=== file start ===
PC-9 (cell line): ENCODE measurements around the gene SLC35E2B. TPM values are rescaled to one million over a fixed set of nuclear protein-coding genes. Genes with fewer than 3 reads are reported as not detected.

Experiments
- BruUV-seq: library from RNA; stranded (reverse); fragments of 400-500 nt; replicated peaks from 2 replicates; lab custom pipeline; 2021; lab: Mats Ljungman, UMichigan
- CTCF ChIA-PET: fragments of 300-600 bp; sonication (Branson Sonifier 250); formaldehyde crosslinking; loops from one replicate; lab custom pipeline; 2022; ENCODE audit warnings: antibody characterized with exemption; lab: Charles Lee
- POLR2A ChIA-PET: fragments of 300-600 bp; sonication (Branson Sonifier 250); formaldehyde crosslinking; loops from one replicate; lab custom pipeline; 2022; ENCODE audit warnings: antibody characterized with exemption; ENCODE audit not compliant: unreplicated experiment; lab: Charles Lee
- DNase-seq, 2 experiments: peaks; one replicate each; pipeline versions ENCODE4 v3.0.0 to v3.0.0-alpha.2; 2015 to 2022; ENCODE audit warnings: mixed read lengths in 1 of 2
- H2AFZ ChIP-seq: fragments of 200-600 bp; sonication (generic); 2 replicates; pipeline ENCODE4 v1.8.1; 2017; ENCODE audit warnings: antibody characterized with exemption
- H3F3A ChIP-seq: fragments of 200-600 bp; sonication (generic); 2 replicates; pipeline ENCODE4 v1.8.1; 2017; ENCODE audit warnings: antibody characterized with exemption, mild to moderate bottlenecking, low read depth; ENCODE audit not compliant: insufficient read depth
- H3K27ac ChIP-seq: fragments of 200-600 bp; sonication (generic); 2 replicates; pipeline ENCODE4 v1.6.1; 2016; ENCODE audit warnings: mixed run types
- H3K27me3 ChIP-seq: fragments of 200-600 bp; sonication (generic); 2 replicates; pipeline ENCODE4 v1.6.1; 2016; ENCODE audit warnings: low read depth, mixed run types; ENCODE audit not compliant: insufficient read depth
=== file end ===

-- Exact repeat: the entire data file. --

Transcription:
PC-9 (cell line): ENCODE measurements around the gene SLC35E2B. TPM values are rescaled to one million over a fixed set of nuclear protein-coding genes. Genes with fewer than 3 reads are reported as not detected.

Experiments
- BruUV-seq: library from RNA; stranded (reverse); fragments of 400-500 nt; replicated peaks from 2 replicates; lab custom pipeline; 2021; lab: Mats Ljungman, UMichigan
- CTCF ChIA-PET: fragments of 300-600 bp; sonication (Branson Sonifier 250); formaldehyde crosslinking; loops from one replicate; lab custom pipeline; 2022; ENCODE audit warnings: antibody characterized with exemption; lab: Charles Lee
- POLR2A ChIA-PET: fragments of 300-600 bp; sonication (Branson Sonifier 250); formaldehyde crosslinking; loops from one replicate; lab custom pipeline; 2022; ENCODE audit warnings: antibody characterized with exemption; ENCODE audit not compliant: unreplicated experiment; lab: Charles Lee
- DNase-seq, 2 experiments: peaks; one replicate each; pipeline versions ENCODE4 v3.0.0 to v3.0.0-alpha.2; 2015 to 2022; ENCODE audit warnings: mixed read lengths in 1 of 2
- H2AFZ ChIP-seq: fragments of 200-600 bp; sonication (generic); 2 replicates; pipeline ENCODE4 v1.8.1; 2017; ENCODE audit warnings: antibody characterized with exemption
- H3F3A ChIP-seq: fragments of 200-600 bp; sonication (generic); 2 replicates; pipeline ENCODE4 v1.8.1; 2017; ENCODE audit warnings: antibody characterized with exemption, mild to moderate bottlenecking, low read depth; ENCODE audit not compliant: insufficient read depth
- H3K27ac ChIP-seq: fragments of 200-600 bp; sonication (generic); 2 replicates; pipeline ENCODE4 v1.6.1; 2016; ENCODE audit warnings: mixed run types
- H3K27me3 ChIP-seq: fragments of 200-600 bp; sonication (generic); 2 replicates; pipeline ENCODE4 v1.6.1; 2016; ENCODE audit warnings: low read depth, mixed run types; ENCODE audit not compliant: insufficient read depth